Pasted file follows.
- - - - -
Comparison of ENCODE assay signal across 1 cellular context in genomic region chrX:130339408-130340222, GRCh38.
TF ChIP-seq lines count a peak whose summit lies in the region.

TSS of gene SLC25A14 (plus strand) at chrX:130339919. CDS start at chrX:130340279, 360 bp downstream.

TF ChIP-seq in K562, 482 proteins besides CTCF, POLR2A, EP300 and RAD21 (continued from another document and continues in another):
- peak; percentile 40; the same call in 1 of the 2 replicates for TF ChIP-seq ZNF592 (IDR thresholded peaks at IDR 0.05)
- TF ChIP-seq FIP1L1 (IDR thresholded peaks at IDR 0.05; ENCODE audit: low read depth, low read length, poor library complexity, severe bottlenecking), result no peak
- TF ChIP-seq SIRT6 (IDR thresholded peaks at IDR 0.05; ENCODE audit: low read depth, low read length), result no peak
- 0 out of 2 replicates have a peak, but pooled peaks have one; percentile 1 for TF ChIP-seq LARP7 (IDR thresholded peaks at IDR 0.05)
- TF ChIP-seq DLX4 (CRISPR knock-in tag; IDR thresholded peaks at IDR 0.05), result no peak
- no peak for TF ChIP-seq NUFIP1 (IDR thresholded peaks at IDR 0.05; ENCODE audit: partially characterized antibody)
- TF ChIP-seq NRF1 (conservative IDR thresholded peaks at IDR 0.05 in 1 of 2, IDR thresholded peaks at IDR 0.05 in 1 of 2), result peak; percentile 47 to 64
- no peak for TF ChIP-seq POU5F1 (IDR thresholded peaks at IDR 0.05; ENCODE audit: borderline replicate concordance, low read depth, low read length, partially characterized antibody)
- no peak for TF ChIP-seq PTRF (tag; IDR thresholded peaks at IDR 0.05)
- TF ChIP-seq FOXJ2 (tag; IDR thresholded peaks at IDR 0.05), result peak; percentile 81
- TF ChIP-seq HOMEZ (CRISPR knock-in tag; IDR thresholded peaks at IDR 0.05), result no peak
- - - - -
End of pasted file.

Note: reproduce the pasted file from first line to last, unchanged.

Comparison of ENCODE assay signal across 1 cellular context in genomic region chrX:130339408-130340222, GRCh38.
TF ChIP-seq lines count a peak whose summit lies in the region.

TSS of gene SLC25A14 (plus strand) at chrX:130339919. CDS start at chrX:130340279, 360 bp downstream.

TF ChIP-seq in K562, 482 proteins besides CTCF, POLR2A, EP300 and RAD21 (continued from another document and continues in another):
- peak; percentile 40; the same call in 1 of the 2 replicates for TF ChIP-seq ZNF592 (IDR thresholded peaks at IDR 0.05)
- TF ChIP-seq FIP1L1 (IDR thresholded peaks at IDR 0.05; ENCODE audit: low read depth, low read length, poor library complexity, severe bottlenecking), result no peak
- TF ChIP-seq SIRT6 (IDR thresholded peaks at IDR 0.05; ENCODE audit: low read depth, low read length), result no peak
- 0 out of 2 replicates have a peak, but pooled peaks have one; percentile 1 for TF ChIP-seq LARP7 (IDR thresholded peaks at IDR 0.05)
- TF ChIP-seq DLX4 (CRISPR knock-in tag; IDR thresholded peaks at IDR 0.05), result no peak
- no peak for TF ChIP-seq NUFIP1 (IDR thresholded peaks at IDR 0.05; ENCODE audit: partially characterized antibody)
- TF ChIP-seq NRF1 (conservative IDR thresholded peaks at IDR 0.05 in 1 of 2, IDR thresholded peaks at IDR 0.05 in 1 of 2), result peak; percentile 47 to 64
- no peak for TF ChIP-seq POU5F1 (IDR thresholded peaks at IDR 0.05; ENCODE audit: borderline replicate concordance, low read depth, low read length, partially characterized antibody)
- no peak for TF ChIP-seq PTRF (tag; IDR thresholded peaks at IDR 0.05)
- TF ChIP-seq FOXJ2 (tag; IDR thresholded peaks at IDR 0.05), result peak; percentile 81
- TF ChIP-seq HOMEZ (CRISPR knock-in tag; IDR thresholded peaks at IDR 0.05), result no peak